Jagged Alliance: Back In Action is Coreplay’s remake of Jagged Alliance 2, a tactical role-playing game back from 1999, aiming to improve the original concept and visuals of the original, while keeping the original’s characters and plot. It was released in late 2011, 13 years after the original one, changing the storyline a little so it would adapt better to the gaming world of nowadays.
One of the first major improvements in Jagged Alliance: Back In Action over the original is the complete overhaul of the user interface, and a comprehensive tutorial – bringing newcomers up to speed. It’s a very good tutorial, and I was eager to dive into the 70 hour single player campaign I’d heard so much about. This is where the trouble started.
As good as the new interface is, there are one or two areas that it falls flat on its face. Next to the portraits of the mercenaries you’ve hired, there are not one, not two, but four different bars to manage. One for health, one for stamina, one for the noise you’re making at that moment, and one for your current visibility. These are all important, and other games have had similar mechanics. Only here, these bars are pushed to the top left corner of the screen, when really they should be mapped onto the floor around the character, making the character selection reticule more informative, and avoiding a disconnect between what’s happening on-screen at any one time, and what the bars are reporting.
Time and time again, my ingenious stealth masterplans were foiled by the guards somehow hearing me. Even when my mercenaries were crawling. In the dark. Looking for the answer (Hoobastank reference mid-review, don’t say we don’t break boundaries and pave the way for a brighter day in video games journalism here at PGN). Even, in fact, when judging by the ambient sound in the game, my mercs weren’t making noise that could possibly be heard by the guard. They still heard me didn’t they? But what did they do when they could hear me? Well, they ran towards me. Quite why they did so when they could easily have gotten back-up if they just turned a corner is beyond me. But in many ways their strategy was flawless – because for some reason my pistol-wielding mercenary is unable to shoot a target less than a meter away from them. Something of an Achilles heel, I think you’ll agree.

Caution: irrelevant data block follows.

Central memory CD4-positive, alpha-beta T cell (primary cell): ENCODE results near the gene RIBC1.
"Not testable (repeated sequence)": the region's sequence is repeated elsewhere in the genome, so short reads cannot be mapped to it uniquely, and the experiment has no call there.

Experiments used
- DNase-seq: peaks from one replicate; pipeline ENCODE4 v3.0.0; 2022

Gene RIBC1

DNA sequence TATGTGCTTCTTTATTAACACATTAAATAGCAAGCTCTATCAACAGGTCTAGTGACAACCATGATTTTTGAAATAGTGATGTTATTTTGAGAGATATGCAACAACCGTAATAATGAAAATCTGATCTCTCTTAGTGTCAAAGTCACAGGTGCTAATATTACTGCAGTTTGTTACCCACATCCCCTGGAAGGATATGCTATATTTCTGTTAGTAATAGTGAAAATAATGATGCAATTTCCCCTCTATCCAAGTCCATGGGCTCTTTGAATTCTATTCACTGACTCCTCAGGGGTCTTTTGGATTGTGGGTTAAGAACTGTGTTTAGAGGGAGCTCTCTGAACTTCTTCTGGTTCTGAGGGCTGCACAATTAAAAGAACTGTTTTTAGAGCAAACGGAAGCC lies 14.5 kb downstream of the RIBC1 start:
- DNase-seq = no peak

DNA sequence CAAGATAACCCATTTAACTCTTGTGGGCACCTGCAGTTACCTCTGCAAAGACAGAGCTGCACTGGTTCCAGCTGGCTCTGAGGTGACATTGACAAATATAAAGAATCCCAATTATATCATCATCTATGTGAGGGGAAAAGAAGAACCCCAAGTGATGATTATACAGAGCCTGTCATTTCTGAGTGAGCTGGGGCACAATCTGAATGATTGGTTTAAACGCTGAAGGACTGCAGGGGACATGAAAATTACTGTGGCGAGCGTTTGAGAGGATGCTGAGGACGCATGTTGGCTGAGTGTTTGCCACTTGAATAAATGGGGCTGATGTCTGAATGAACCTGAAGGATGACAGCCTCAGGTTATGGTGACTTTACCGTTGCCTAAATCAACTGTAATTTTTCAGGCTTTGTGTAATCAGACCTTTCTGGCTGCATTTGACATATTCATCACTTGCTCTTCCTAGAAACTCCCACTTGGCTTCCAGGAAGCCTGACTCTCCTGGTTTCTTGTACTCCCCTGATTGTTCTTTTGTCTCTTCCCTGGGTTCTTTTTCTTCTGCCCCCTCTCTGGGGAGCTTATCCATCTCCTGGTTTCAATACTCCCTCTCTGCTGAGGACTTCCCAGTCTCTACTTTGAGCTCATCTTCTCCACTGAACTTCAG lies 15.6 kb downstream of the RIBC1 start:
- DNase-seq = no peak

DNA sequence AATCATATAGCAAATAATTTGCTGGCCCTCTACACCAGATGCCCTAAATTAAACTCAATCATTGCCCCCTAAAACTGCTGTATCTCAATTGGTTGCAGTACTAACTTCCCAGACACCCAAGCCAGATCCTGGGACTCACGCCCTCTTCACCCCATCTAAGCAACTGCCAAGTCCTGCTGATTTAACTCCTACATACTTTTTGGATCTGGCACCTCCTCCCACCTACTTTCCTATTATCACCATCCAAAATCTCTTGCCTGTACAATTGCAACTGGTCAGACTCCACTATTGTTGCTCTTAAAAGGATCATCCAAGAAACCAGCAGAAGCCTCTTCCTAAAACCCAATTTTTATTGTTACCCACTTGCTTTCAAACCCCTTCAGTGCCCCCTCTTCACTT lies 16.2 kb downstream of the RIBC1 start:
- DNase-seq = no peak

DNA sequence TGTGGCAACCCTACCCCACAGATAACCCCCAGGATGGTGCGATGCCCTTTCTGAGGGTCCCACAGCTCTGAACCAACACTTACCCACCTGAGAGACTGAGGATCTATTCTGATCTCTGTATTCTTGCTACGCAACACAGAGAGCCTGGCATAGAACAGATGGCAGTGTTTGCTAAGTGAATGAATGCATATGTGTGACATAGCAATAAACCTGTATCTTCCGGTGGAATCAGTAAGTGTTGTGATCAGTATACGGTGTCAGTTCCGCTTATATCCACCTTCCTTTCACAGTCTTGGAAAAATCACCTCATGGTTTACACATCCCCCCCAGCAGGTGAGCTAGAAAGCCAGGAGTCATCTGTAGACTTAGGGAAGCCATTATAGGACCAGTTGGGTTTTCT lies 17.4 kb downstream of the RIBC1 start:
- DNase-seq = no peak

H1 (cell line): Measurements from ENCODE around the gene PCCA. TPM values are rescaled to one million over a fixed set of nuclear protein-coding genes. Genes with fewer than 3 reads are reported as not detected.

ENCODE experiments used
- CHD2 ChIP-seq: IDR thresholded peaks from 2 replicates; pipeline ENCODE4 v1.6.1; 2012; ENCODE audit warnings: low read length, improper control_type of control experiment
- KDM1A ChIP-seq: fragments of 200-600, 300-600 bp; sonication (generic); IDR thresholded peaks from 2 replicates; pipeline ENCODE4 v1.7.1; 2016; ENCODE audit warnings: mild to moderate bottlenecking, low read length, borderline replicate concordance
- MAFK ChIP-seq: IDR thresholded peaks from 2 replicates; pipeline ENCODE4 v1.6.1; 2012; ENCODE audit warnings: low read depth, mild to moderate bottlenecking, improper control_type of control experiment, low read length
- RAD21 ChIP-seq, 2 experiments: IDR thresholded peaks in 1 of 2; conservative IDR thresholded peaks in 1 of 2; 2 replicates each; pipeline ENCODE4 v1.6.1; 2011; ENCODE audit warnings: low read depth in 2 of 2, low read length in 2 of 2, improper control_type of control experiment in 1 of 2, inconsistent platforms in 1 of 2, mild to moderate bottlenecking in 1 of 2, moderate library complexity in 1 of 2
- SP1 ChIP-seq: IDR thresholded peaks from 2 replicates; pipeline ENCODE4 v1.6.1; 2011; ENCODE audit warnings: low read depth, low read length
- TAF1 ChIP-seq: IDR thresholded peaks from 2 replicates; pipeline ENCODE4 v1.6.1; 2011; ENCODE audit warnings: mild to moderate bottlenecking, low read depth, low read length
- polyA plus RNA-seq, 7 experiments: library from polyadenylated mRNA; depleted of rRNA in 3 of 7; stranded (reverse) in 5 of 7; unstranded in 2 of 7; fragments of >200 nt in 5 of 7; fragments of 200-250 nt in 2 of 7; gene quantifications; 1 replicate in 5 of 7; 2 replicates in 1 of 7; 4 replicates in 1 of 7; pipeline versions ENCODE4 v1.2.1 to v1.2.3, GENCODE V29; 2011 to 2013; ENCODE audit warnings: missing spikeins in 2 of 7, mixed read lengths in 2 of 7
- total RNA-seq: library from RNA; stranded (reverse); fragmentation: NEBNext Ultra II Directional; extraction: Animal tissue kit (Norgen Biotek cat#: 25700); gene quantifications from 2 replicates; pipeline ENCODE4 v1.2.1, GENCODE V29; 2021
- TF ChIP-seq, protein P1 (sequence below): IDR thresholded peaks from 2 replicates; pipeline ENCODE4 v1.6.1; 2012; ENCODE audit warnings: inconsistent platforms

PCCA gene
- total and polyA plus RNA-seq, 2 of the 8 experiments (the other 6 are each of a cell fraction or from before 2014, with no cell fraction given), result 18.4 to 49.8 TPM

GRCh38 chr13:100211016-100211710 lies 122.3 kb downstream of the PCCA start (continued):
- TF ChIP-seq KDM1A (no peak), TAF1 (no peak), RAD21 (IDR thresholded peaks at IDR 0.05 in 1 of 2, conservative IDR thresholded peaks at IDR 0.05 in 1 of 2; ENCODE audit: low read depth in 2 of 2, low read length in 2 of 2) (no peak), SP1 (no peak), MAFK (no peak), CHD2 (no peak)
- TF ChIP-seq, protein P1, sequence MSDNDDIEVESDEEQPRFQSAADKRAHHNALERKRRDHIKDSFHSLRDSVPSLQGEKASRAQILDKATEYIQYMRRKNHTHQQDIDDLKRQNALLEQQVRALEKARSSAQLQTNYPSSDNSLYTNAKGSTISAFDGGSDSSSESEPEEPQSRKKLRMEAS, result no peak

Back In Action marks a series shift from turn-based to real-time combat, in another effort to reel in newcomers. To appease the Jagged Alliance purists, and allow for more complex strategies a Frozen Synapse-esque (yes, I know Frozen Synapse wasn’t the first game to implement a system like this, but it was one of the most recent and successful, so hold back on your emails proclaiming my ignorance, for the love of God) planning mode is in effect here, pausing the action, highlighting enemies and civilians, and revealing enemy cones of vision. This allows for the development of intricate, synchronised strategies between your recruited mercs, and it is just as satisfying to see your plan working perfectly here as it is in Frozen Synapse and its contemporaries. This didn’t happen very often for me, but I’m horribly impatient when it comes to strategy games, having grown up with a RTS diet consisting of Command And Conquer sequels, with the occasional bout of Star Wars: Galactkic Battlegrounds (which was effectively Star Wars Age Of Empires).
The combat of Jagged Alliance: Back In Action is old school, clunky and unnatural. But given enough time to fully learn and appreciate the number-crunching and strategy involved in a flawless runthrough of a mission, you’ll find a lengthy and rewarding campaign where you can level up your characters, dress them up, see them die on the battlefield and then immediately shop around for their replacement. I don’t think the shift to real-time combat really works here, despite the best efforts of Coreplay. The series would be better off sticking to its turn-based roots, especially with the upcoming release of Firaxis’ X-COM: Enemy Unknown title. Hell, maybe we’ll see a resurgence in the genre. As it stands the efforts made to modernise the Jagged Alliance formula are just not successful for the newcomer, and might be alien enough to cause purists to stick with the Jagged Alliance 2 they have known for 13 years.
Graphics - Sharp and polished, but graphically, Jagged Alliance: Back In Action just doesn’t have any personality, and I need to be able to connect with my mercenaries in some way to make them worth keeping alive!
Sounds - Awful voice acting – sure it’s deliberate to evoke the Jagged Alliance 2 voice acting, but I would have appreciated a toggle for JA2-like voice acting and “real” voice acting.
Gameplay - Given the time to master the multitude of mechanics in Jagged Alliance: Back In Action you will be rewarded with a lengthy campaign and a wealth of customisation and progression options for your chosen mercenaries. But if you aren’t willing to put the time in, you won’t get very far.
Review copies were provided by gamersgate.com and kalypsomedia.com.